Georgia and the American Experience Chapter 2: This Place We Call Home

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Georgia and the American Experience

  • Chapter 2:

  • This Place We Call Home

  • Study Presentation

Georgia and the American Experience

  • Section 1: Georgia’s Flora and Fauna

  • Section 2: Georgia’s Natural Resources

  • Section 3: Georgia’s Waterways

Section 1: Georgia’s Flora and Fauna

  • Essential Question:

    • What are Georgia’s flora and fauna?

Section 1: Georgia’s Flora and Fauna

  • What geographic terms do I need to know?

  • -- flora

  • -- fauna

  • -- tides

  • -- watershed

What is Flora?

  • Flora: Plants, flowers, and trees

  • 180-day growing period in north Georgia

  • 270-day growing period in the coastal region

  • 23 million acres of forested land

  • Rome’s Marshall Forest: Only virgin forest within a city limits in the United States

  • State known for giant live oaks, pines, peach trees, pecan trees, dogwoods, and cherry blossoms

What is Fauna?

  • Fauna: Animals, reptiles, birds, and sea life

  • White-tailed deer, squirrels, opossums, bats, rabbits, hares, raccoons, and gray foxes

  • State marine mammal: Right (Baleen) whale

  • State bird: Brown thrasher; other birds include quail, doves, hummingbirds, and woodpeckers

Georgia’s Reptiles and Amphibians

  • Snakes include Copperheads, cottonmouths (water moccasins), and rattlesnakes

  • American alligators live in the Coastal Plain region

  • Endangered loggerhead sea turtles live along the barrier islands

  • 24 types of frogs, four species of toads, and 36 kinds of salamanders

Georgia’s Fish and Sea Life

  • Trout fishing is popular in north Georgia

  • Large-mouth bass found across the state in ponds and lakes

  • Blue crabs and pink shrimp popular along the golden isles region

  • Shad, a fish delicacy found in the Ogeechee River near Savannah, has a short harvesting season

Section 2: Georgia’s Natural Resources


    • What are the natural resources of Georgia?

Section 2: Georgia’s Natural Resources

Georgia’s Natural Stone Resources

Kaolin and fuller’s earth

  • Clay products; very profitable

  • Fuller’s earth: Mined in Decatur, Grady, Jefferson, and Thomas counties

  • Fuller’s earth is an absorbent used in kitty litter, for oils and grease, and in soaps and medicines

  • Kaolin: Mined in Fall Line counties in east-central Coastal Plain

  • Kaolin used in paper coating, paint filler, plastics and rubber, as base for porcelain products

Section 3: Georgia’s Waterways


    • How have waterways influenced Georgia’s exploration, settlement, and economic development?

Section 3: Georgia’s Waterways

  • What words do I need to know?

  • -- Atlantic Intracoastal Waterway

  • -- Semidiurnal tides

  • -- Estuaries

  • -- Reservoir

  • -- Aquifer

Atlantic Intracoastal Waterway

  • 1,000-mile inland waterway that runs from New York to Miami, Florida

  • Between Georgia’s barrier islands and the Georgia coast

  • gives commercial and recreational boating traffic safety from storms, strong currents, and waves of ocean routes.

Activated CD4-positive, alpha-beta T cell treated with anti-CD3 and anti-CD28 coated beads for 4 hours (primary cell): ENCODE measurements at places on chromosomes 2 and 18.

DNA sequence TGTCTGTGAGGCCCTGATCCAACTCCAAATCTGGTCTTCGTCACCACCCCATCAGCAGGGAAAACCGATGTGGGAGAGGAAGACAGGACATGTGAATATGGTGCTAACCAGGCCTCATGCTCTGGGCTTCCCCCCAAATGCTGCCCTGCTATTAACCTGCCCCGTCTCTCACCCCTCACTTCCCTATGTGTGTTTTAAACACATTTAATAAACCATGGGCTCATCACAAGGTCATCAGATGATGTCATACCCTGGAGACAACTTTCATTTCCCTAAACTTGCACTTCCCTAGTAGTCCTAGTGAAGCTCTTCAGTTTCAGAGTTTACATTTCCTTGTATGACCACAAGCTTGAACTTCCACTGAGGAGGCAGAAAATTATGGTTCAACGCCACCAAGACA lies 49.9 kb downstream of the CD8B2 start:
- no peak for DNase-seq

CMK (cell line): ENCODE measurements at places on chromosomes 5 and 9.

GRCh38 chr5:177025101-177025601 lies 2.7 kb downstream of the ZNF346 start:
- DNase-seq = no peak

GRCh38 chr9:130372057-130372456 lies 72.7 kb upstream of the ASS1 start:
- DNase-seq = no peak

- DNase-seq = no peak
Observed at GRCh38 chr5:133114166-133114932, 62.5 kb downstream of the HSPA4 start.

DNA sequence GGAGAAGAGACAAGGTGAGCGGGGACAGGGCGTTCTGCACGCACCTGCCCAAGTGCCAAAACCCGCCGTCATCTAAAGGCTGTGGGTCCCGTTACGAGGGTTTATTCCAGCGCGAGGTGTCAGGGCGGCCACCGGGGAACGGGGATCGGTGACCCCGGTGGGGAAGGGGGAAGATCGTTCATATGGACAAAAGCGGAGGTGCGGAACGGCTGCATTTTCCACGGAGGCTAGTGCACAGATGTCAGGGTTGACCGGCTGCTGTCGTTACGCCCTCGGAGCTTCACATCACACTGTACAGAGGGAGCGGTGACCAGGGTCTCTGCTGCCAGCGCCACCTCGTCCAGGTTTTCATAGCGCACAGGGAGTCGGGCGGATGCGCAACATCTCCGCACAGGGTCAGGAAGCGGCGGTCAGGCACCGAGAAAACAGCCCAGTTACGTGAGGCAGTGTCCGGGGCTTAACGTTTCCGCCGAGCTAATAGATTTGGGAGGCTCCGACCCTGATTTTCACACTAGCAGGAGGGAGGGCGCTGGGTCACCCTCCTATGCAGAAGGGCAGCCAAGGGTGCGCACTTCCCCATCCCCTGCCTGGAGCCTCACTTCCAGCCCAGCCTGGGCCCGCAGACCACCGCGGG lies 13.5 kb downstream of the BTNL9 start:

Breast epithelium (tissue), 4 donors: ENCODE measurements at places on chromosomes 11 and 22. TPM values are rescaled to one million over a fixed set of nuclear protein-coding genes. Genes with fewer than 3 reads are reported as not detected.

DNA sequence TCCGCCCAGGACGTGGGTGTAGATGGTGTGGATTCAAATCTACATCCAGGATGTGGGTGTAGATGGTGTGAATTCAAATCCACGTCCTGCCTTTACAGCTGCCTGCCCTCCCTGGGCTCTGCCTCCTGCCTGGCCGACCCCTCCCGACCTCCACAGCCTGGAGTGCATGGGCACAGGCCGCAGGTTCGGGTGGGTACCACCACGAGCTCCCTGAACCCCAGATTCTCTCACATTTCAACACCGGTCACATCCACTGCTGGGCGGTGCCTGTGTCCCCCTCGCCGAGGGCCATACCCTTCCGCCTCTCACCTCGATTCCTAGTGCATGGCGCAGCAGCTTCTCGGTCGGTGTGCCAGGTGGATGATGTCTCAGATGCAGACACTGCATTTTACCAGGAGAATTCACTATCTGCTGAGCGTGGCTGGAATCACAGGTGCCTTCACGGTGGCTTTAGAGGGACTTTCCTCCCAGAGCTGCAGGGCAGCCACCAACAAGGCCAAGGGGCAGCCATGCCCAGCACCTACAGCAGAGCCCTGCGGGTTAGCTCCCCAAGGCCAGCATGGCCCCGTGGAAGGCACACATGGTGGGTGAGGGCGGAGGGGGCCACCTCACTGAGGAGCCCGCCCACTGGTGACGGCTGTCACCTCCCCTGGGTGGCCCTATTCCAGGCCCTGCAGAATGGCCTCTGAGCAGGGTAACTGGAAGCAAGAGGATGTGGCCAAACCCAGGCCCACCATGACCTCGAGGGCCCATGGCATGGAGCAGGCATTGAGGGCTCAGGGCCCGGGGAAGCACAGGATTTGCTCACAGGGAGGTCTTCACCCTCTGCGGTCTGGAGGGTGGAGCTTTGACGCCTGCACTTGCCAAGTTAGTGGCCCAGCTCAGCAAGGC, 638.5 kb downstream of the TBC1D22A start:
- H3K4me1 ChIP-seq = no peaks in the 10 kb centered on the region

• Savannah and Brunswick are Georgia’s two deep water ports

Georgia’s Tides

  • A tide is a rise or fall of the sea level caused by gravitational pull of the sun and the moon

  • Georgia’s coastline has six-foot to

  • 9-foot tides

  • Georgia has semidiurnal tides (two high tides and two low tides daily)

  • Spring tides (tides at highest) and neap tides (tides at their lowest)

Coastal Waterways: The Saltwater Marshes

  • Four- to six-mile band of saltwater marshes are between barrier islands and the mainland

  • These marshes cover about 500,000 acres

  • Cordgrass makes up 95 percent of the saltwater marsh vegetation

  • Sand fiddlers, mud fiddlers, snails, and crabs are common

  • Provide food for herons, egrets, ibis, sandpipers, and the endangered wood storks

Coastal Waterways: Sloughs and Estuaries

  • Freshwater sloughs (pronounced “slaws”) are small ponds, swamps, and freshwater marshes

  • Develop from marsh creeks that lose tidal flow

  • Provides fresh water for forest animals

  • Estuaries occur when freshwater rivers and salt water mix; include tidal rivers, sounds, and marsh creeks

  • Crab, shrimp, fish, and shellfish thrive in these waters

Georgia’s Rivers

  • Twelve principal river systems

  • Savannah, Ogeechee, Altamaha (which combines Oconee and Ocmulgee), and Satilla rivers flow into Atlantic Ocean

  • Chattahoochee and Flint rivers become part of Gulf of Mexico

  • Oostanaula and Etowah rivers form the Coosa River, which flows through Alabama to the Gulf.

  • Alapaha, Suwannee, and St. Mary’s form the Georgia-Florida border

Georgia’s Lakes

  • No large natural lakes, but network of lakes formed from river system

  • Many large lakes created by U.S. Corps of Engineers and the Georgia Power Company

  • Carter Lake, Lake Lanier, Walter George, West Point, and Seminole generate hydroelectric power

  • Thurmond Lake, Lake Oconee, and Lake Hartwell provide fishing, recreation, and boating opportunities

Georgia’s Ports

  • Bainbridge and Columbus harbor two inland barge terminals

  • Savannah’s port, the nation’s fifth largest container port, focuses on containerized cargo

  • Brunswick’s port handles auto shipping, heavy equipment, farm machinery, and luxury tour buses

Reservoirs and Aquifers

  • Little groundwater in northern half of Georgia

  • Manmade Reservoirs (holding tanks) provide much water for northern Georgia

  • Georgia major aquifers (natural water storage tanks) are in Coastal Plain

  • Augusta features a nine-mile canal; today it is a National Park Heritage Area

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